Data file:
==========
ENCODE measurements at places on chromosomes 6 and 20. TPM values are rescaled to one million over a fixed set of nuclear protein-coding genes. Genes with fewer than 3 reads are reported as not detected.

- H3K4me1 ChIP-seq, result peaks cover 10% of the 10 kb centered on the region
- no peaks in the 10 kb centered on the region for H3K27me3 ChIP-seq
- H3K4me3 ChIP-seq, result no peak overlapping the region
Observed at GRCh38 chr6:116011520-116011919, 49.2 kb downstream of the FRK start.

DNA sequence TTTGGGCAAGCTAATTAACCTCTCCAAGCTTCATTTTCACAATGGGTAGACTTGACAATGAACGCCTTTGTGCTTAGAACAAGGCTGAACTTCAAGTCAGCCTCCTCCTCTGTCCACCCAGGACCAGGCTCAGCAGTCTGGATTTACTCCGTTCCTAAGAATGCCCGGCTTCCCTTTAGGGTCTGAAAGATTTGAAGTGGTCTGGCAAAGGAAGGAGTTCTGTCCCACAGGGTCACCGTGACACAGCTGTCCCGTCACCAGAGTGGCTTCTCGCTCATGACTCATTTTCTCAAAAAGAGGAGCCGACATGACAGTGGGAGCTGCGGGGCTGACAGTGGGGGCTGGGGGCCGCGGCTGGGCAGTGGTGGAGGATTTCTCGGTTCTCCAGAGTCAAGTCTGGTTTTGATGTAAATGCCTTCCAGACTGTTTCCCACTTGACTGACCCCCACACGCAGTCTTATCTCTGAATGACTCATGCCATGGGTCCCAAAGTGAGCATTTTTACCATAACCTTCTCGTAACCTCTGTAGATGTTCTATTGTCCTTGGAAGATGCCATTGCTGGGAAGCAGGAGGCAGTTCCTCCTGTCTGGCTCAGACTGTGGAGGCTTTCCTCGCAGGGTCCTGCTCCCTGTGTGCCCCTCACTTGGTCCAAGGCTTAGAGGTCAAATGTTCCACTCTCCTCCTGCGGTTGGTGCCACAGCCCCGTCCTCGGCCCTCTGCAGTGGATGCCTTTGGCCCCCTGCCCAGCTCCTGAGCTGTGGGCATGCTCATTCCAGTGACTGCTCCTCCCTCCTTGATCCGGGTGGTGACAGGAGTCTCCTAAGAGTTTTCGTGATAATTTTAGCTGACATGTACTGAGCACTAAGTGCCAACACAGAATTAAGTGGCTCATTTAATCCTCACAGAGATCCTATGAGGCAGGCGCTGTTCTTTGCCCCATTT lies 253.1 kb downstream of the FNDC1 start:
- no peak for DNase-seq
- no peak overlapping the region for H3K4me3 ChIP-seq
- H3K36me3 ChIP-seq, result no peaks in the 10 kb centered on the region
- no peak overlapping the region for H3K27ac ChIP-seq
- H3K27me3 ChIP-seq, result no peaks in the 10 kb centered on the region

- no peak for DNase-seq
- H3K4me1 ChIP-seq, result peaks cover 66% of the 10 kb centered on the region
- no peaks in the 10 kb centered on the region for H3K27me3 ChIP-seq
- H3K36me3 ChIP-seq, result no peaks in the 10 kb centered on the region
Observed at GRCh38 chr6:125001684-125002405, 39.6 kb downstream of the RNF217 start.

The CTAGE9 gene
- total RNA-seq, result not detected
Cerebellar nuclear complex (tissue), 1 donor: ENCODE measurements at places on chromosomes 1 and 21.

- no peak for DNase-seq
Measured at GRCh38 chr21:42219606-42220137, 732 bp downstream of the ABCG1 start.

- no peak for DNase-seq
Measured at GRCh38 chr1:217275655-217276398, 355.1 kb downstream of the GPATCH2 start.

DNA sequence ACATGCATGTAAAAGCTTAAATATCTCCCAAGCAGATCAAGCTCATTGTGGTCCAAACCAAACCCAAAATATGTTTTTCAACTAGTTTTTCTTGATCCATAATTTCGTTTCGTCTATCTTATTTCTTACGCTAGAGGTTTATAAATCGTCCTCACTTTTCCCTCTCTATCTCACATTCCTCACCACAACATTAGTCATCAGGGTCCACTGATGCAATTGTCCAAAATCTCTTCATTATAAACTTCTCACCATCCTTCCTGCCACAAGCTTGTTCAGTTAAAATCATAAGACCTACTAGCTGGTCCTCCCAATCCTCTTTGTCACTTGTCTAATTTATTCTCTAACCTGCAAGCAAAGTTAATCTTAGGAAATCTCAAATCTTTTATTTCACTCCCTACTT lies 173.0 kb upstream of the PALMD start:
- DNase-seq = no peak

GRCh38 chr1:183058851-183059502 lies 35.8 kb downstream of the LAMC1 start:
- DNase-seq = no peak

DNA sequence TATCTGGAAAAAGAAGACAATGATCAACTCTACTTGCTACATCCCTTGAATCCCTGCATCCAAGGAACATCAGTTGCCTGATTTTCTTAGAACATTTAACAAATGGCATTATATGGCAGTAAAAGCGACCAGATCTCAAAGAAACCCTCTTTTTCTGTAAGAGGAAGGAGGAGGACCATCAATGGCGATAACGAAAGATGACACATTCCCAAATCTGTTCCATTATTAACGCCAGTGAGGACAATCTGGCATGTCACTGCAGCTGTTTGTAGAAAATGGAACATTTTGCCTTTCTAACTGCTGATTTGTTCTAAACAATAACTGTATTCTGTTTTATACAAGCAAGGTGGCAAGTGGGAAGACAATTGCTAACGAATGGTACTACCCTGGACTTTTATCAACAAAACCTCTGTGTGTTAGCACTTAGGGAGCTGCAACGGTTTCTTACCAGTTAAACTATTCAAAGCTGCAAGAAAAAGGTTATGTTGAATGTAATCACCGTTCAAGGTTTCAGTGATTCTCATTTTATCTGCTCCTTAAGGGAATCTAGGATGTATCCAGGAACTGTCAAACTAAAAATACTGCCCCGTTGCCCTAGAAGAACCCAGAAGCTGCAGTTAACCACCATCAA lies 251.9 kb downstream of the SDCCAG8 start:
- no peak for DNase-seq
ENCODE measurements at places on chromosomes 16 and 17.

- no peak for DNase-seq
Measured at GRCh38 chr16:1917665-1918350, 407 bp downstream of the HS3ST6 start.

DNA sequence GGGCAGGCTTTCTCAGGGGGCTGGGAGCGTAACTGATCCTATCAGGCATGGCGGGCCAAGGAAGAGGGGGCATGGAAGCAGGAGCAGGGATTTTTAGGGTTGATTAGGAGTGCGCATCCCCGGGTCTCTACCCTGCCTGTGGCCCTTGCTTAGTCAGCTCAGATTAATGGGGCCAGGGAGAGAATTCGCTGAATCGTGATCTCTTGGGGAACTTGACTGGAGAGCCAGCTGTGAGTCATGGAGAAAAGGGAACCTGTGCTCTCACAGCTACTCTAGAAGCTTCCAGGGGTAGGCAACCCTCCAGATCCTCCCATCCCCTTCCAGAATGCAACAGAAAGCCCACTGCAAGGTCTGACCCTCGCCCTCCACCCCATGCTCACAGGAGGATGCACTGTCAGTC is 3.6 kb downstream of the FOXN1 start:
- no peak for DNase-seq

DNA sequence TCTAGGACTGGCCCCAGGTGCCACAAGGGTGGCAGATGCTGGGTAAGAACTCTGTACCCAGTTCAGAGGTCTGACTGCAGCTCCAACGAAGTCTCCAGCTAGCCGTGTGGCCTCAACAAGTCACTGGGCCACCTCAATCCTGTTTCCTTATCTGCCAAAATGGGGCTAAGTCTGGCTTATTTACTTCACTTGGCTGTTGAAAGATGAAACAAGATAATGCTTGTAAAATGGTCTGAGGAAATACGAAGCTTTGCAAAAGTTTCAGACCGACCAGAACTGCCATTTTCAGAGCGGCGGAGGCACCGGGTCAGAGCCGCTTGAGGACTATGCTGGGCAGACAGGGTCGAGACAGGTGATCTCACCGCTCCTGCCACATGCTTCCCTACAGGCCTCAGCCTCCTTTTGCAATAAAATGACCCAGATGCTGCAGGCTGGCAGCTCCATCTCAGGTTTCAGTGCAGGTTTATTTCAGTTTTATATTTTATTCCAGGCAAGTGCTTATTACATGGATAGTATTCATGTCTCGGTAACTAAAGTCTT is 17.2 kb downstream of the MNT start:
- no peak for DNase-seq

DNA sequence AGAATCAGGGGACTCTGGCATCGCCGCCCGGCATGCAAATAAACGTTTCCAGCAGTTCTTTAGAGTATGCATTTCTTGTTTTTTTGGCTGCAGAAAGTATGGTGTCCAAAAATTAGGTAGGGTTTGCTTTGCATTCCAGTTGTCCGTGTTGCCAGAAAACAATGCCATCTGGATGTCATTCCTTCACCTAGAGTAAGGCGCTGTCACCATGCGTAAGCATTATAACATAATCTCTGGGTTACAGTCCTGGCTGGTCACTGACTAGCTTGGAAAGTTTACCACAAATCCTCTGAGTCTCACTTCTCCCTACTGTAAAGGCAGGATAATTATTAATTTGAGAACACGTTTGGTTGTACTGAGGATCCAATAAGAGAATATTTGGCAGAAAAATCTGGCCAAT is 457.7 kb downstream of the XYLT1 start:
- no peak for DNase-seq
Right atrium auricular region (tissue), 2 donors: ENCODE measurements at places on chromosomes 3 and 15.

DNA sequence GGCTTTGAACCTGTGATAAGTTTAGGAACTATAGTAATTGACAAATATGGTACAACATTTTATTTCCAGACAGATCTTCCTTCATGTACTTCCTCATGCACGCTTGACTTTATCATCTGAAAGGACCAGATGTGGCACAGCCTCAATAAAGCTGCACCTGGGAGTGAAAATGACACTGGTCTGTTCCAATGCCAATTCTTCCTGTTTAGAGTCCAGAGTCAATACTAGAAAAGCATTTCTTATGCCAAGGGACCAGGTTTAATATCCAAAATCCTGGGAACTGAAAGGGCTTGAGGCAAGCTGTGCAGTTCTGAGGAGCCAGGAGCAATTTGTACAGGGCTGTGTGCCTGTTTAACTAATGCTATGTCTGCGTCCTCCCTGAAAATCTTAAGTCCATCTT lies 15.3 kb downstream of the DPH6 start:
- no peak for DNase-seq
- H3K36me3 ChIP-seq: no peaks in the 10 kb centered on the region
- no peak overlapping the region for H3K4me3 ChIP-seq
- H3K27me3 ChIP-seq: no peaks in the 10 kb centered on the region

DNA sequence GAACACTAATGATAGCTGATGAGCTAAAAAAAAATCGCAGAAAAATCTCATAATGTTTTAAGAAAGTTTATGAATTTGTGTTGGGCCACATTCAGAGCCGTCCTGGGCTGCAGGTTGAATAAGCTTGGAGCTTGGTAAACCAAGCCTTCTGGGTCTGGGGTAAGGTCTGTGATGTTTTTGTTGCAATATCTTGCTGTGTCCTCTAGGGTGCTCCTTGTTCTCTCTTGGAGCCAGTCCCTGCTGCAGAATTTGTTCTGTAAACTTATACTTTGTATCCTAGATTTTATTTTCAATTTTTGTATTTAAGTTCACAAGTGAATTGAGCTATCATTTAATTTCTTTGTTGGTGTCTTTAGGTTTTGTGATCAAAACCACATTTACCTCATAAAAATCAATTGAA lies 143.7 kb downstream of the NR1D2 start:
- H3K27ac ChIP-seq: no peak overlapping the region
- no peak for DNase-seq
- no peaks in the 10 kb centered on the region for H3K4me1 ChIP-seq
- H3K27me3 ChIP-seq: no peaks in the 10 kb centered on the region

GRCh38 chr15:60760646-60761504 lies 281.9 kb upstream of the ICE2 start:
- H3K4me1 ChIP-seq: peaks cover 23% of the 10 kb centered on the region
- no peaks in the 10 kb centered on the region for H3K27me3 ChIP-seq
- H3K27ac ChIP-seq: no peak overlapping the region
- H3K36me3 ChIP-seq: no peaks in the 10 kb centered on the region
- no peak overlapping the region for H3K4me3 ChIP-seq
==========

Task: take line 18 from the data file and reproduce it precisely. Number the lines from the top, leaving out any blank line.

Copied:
- total RNA-seq, result not detected